I have always been intrigued by the relationship between our memories and the old photographs we have frequently seen.
The three pictures above illustrate my point. The picture of my uncles and their friends was taken at Thansgiving. Showing them these pictures elicited many stories about how they did not go trick or treating at Halloween. Instead, they dressed up as hobos at Thanksgiving. Several had forgotten about it until I showed them the picture. The second shows me holding court with my young uncles and their friends; I was treated as their little sister. I don’t remember living with my grandma and my 5 uncles and 1 aunt for the first two years of my life. But that picture has shaped my view of my early life and helped me understand my fascination with family history. The third picture shows my dad, me, and my brother Joe in the garden. I did not remember how very involved we used to be in dad’s lifelong gardening.But the picture evoked many memories, such as of plucking Japanese bettles off roses and throwing them in the small can of oil.
I have more than 50 boxes of slides as well as about 30 photo albums, going back to the 1920s. During the four years I cared for my mother 24/7, I scanned thousands of family photos and created family picture sites. Immersing myself in the family history, I certainly remembered much I had forgotten.But do I remember the actual event or do I remember the slides of the event? Do I remember clearly what was never photographed? Discussing the picture websites with the whole family did elicit everyone’s memories, which then became incorporated into individual memories.
I fondly remember countless slide shows with everyone in my immediate and extended family.There was always screams of laughter and frequent admonitions to the kids to to stop standing between the projector and the screen and making shadow puppets. I recall Mom’s telling me Joe was showing his girlfriend the family slides. I suspected correctly that she would call back a few hours later to announce their engagement. I encouraged my future husband to watch the family slides on his second visit to New York in 1996:) I gauge the seriousness of potential family mates by how immersed they were in the family photos. When we first met my nephew’s future wife in 2001 and observed her photo fascination, we patiently waited for the announcement of their engagement in 2007.
Yet the pictures distort the reality of our everyday life. We got a few toys at Christmas, but we never played with them. We went away on vacation the entire summer. In the summer we lived in the water, either in the pool or at the beach; in the winter there was always abundant snow. We were always outside, never inside. We never played ping pong or knock hockey. We never played board games that ended with some poor sport upsetting the board once his loss became inevitable. (I was always a good sport because I was usually winning.)
Much of our outside play is neglected. We never played badminton; we never played baseball; we never went ice skating; we never had sleds; we never rode bicycles. We did play basketball in the driveway unless the next door neighbor was complaining to the cops about evening play. Joe never ran cross country. Several brothers were photographed in football regalia, but there was no proof tthey actually played on a high school team. One broken leg is honored, but not a broken arm. We were very religious; we spent an inordinate amount of time receiving our communion and being confirmed. However, we never went to church at other times. I never wore glasses; that is an outstanding accomplishment given that I got my glasses at 10 and my contact lenses at 19.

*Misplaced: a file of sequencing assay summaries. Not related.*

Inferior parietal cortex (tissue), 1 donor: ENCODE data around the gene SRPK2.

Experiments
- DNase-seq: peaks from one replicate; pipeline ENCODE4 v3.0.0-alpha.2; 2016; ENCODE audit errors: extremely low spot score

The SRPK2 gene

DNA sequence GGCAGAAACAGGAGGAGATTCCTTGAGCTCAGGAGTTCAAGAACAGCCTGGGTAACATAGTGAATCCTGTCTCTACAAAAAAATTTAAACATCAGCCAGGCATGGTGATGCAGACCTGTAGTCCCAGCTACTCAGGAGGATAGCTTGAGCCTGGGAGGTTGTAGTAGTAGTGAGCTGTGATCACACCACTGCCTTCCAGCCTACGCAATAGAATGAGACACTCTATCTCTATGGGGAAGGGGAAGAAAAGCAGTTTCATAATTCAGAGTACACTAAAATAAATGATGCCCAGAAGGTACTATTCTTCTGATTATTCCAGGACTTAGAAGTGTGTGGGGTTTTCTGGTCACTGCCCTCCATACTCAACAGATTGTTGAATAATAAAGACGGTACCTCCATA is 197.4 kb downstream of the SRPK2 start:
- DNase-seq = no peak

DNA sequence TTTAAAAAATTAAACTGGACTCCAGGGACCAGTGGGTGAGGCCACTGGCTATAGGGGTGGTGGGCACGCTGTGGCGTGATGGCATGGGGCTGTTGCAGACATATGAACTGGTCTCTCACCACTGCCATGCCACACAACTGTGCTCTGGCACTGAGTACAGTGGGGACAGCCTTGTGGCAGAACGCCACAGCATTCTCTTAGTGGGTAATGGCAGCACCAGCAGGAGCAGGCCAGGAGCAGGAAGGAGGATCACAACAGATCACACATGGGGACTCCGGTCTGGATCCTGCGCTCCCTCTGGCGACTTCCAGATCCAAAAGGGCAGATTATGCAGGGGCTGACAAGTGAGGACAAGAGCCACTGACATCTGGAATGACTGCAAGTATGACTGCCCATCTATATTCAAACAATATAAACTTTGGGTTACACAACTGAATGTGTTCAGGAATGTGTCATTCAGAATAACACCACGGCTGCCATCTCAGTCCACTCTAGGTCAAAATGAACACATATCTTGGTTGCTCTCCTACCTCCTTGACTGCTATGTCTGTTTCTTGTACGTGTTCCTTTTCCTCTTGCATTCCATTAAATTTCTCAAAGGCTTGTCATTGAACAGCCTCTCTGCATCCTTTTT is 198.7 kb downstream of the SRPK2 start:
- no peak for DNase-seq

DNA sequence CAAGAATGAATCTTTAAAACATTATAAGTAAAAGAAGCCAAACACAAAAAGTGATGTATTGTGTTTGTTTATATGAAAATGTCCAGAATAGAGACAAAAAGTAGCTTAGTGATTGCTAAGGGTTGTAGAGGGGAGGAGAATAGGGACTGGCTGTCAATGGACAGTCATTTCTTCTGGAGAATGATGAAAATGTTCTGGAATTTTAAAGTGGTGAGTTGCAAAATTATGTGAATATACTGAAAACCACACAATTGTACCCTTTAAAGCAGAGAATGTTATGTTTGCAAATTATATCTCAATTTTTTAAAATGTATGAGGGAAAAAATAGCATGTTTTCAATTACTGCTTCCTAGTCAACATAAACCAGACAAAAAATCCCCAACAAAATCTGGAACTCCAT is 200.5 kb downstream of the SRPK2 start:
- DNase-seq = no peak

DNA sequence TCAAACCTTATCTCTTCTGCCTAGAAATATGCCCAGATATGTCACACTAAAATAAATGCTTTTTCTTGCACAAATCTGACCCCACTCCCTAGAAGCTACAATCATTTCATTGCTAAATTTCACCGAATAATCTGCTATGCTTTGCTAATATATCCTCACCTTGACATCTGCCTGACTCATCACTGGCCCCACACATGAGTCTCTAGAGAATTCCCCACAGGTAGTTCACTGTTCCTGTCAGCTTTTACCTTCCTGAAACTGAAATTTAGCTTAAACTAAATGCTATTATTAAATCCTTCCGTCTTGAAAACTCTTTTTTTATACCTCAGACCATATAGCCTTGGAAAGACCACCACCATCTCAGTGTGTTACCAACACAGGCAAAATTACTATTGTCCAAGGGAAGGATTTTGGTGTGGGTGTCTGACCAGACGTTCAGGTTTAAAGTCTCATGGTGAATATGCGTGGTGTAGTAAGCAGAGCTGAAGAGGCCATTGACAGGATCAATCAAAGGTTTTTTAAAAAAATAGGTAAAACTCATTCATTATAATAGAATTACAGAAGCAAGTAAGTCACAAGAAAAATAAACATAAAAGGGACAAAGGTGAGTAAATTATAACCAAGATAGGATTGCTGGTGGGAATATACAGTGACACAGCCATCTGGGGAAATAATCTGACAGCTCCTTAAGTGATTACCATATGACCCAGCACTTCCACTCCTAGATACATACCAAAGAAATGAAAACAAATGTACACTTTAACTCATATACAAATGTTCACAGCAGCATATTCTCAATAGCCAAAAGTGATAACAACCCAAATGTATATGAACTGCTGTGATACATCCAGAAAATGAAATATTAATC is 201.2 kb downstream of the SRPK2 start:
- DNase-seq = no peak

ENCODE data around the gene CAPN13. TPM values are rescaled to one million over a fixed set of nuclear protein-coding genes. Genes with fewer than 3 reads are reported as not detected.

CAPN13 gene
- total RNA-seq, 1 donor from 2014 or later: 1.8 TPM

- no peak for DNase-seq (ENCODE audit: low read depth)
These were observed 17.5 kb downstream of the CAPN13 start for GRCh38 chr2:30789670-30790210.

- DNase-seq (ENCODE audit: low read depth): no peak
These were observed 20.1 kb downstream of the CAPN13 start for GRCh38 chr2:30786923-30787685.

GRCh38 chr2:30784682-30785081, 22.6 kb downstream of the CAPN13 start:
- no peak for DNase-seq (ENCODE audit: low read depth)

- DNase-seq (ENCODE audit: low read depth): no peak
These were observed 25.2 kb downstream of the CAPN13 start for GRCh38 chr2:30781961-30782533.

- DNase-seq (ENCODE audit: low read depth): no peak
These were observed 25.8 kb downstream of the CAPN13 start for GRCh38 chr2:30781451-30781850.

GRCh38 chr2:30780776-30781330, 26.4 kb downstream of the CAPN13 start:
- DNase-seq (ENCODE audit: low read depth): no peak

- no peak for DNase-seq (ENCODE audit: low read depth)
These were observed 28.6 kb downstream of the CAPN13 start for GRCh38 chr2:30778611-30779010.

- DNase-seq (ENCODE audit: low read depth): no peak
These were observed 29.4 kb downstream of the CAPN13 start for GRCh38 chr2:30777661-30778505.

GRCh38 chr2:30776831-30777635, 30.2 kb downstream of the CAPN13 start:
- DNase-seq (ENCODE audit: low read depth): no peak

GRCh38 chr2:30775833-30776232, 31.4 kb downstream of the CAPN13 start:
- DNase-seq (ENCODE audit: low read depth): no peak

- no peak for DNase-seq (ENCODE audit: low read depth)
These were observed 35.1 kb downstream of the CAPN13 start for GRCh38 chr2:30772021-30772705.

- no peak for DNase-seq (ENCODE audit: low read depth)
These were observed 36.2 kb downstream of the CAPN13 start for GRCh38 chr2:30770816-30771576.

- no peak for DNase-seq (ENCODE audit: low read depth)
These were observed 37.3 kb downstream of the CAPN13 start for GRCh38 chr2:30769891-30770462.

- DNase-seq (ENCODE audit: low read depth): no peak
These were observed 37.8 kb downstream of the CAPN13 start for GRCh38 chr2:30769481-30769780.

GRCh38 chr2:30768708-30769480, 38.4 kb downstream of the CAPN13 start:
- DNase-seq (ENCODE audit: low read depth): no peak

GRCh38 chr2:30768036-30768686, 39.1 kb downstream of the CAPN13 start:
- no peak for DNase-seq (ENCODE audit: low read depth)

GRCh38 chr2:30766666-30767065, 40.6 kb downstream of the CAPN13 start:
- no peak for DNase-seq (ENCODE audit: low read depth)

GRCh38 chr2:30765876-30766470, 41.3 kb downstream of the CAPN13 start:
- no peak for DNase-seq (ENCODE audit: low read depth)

We only graduated from school; we never attended it. There are no pictures of our schools or our teachers. You would never realize we attended three different high schools and three different grammar schools. According to the pictures, we never studied, never read a book, never went to the library, never participated in any after school activity. Joe was a drummer; I was a baton twirler. Bob started playing the accordion at his second weddin in 1989, not in 1961. Our family pets are very neglected. I gave up trying to figure out how many cats we had and what they looked like. Families who call their cats “cat” don’t waste film on them.
Relationships are neglected. Mom and Dad never kissed one another after their wedding or hugged us after babyhood. During our childhood we always wore pajamas for photographs. Dad was rarely there because he was always behind the camera. Mom was never pregnant or nursing, an accomplishment even more amazing than my never wearing glasses. No one was ever filthy, battered, bloody. The siblings related to each other by lining up in size order. We must have photographed every single occasion when my brothers wore jackets and ties. Only certain children got birthday parties. The last three brothers barely existed.
Photo therapy is neglected in the treatment of elders suffering from dementia. My mom was never the same cognitively after a terrible fall down the stairs, landing on her head. I made her a photo website, with 400 pictures captioned and arranged in chronological order. We watched the slideshow countless times, and consequently she was always able to remember the important people she loved and the significant milestones in her life.
I wonder what impact the digital camera will have on memories. We now take pictures of everyday life, not just state occasions. We already have over 1500 pictures of my 15-month-old grandson, far more than my parents took of all of us from 1945 to 1985. Anticipating two granddaughters this year, I am in the market for an external hard drive. My grandchildren won’t have to rely on memory; their whole lives will have been photographed.